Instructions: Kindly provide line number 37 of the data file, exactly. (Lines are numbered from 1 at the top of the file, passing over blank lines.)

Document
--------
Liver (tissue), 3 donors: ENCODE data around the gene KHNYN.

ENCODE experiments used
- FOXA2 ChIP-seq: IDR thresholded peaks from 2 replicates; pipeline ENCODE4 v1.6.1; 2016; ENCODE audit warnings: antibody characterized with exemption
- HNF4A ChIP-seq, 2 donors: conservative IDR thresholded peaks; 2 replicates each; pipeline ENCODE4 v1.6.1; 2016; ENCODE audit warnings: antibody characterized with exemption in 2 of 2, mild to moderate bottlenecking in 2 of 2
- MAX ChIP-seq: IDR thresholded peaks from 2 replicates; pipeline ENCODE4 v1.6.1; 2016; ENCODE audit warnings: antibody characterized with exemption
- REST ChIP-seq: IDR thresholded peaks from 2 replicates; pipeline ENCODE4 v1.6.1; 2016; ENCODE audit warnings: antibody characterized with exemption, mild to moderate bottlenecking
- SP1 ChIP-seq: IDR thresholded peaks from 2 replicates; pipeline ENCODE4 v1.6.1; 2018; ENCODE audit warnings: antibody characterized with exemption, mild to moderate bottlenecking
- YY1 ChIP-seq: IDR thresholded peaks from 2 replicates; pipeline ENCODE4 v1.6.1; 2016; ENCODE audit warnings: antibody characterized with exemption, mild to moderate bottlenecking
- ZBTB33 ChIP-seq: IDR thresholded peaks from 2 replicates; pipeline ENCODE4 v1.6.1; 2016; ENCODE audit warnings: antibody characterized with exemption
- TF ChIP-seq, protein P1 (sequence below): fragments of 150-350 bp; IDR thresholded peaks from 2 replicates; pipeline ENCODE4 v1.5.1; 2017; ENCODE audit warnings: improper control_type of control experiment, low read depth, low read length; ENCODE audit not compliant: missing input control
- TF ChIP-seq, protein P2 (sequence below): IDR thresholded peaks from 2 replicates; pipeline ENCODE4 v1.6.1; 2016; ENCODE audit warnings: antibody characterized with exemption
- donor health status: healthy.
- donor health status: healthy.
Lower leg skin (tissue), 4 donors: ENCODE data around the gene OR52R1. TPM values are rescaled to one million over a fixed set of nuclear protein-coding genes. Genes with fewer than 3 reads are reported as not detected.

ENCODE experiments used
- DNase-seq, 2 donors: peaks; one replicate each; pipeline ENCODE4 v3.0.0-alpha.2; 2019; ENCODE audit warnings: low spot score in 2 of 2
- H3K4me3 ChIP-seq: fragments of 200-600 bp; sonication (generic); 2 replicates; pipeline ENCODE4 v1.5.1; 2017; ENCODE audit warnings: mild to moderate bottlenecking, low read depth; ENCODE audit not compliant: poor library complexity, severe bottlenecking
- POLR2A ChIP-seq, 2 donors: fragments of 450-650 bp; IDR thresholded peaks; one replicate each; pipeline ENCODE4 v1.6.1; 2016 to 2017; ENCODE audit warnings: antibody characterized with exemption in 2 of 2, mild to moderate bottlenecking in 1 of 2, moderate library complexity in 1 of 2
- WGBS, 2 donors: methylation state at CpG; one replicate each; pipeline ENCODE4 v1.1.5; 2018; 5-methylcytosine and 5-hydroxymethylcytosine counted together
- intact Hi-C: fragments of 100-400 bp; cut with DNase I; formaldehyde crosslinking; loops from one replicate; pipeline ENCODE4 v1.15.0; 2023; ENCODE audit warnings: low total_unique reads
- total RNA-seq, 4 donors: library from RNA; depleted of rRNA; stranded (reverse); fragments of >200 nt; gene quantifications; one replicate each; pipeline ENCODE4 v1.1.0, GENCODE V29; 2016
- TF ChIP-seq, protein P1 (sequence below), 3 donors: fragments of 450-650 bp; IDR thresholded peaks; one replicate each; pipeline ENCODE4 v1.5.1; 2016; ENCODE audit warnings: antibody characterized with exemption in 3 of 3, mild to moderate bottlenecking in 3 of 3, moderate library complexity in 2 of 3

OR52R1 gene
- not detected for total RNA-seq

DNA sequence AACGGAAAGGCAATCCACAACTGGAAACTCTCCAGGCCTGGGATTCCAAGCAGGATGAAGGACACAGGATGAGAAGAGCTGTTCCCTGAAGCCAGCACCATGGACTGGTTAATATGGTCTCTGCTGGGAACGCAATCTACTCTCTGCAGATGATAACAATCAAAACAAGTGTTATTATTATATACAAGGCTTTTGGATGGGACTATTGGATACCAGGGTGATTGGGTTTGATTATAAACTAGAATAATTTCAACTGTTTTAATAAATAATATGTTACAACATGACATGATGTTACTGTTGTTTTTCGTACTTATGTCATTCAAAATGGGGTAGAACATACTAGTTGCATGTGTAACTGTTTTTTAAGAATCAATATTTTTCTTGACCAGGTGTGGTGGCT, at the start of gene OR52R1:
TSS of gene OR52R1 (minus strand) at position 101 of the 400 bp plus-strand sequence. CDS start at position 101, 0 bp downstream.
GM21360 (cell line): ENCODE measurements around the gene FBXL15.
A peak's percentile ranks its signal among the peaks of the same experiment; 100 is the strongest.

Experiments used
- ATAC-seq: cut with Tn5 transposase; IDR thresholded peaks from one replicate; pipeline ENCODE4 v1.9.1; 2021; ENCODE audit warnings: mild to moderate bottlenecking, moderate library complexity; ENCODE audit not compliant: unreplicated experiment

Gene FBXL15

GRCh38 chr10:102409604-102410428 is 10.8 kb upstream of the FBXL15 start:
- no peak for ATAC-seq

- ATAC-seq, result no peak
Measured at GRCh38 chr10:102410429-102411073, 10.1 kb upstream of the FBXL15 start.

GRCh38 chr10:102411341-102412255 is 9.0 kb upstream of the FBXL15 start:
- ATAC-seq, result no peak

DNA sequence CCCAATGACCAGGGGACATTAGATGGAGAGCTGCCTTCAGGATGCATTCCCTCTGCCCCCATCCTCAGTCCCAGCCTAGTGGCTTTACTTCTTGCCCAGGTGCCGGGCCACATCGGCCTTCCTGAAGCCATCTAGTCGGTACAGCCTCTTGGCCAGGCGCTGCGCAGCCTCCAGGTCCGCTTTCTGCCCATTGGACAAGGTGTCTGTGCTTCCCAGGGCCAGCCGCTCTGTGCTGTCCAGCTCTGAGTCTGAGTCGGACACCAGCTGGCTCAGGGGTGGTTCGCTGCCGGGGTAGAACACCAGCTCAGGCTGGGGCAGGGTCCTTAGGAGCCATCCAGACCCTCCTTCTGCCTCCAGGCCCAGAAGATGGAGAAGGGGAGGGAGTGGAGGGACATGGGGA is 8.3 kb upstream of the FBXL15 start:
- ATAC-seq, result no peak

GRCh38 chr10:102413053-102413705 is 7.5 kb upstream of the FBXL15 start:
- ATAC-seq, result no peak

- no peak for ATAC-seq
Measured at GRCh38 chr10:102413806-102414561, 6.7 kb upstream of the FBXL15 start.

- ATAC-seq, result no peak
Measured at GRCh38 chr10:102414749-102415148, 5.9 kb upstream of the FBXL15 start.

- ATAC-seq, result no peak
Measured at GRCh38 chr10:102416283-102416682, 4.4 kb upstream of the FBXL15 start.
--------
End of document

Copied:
- ATAC-seq, result no peak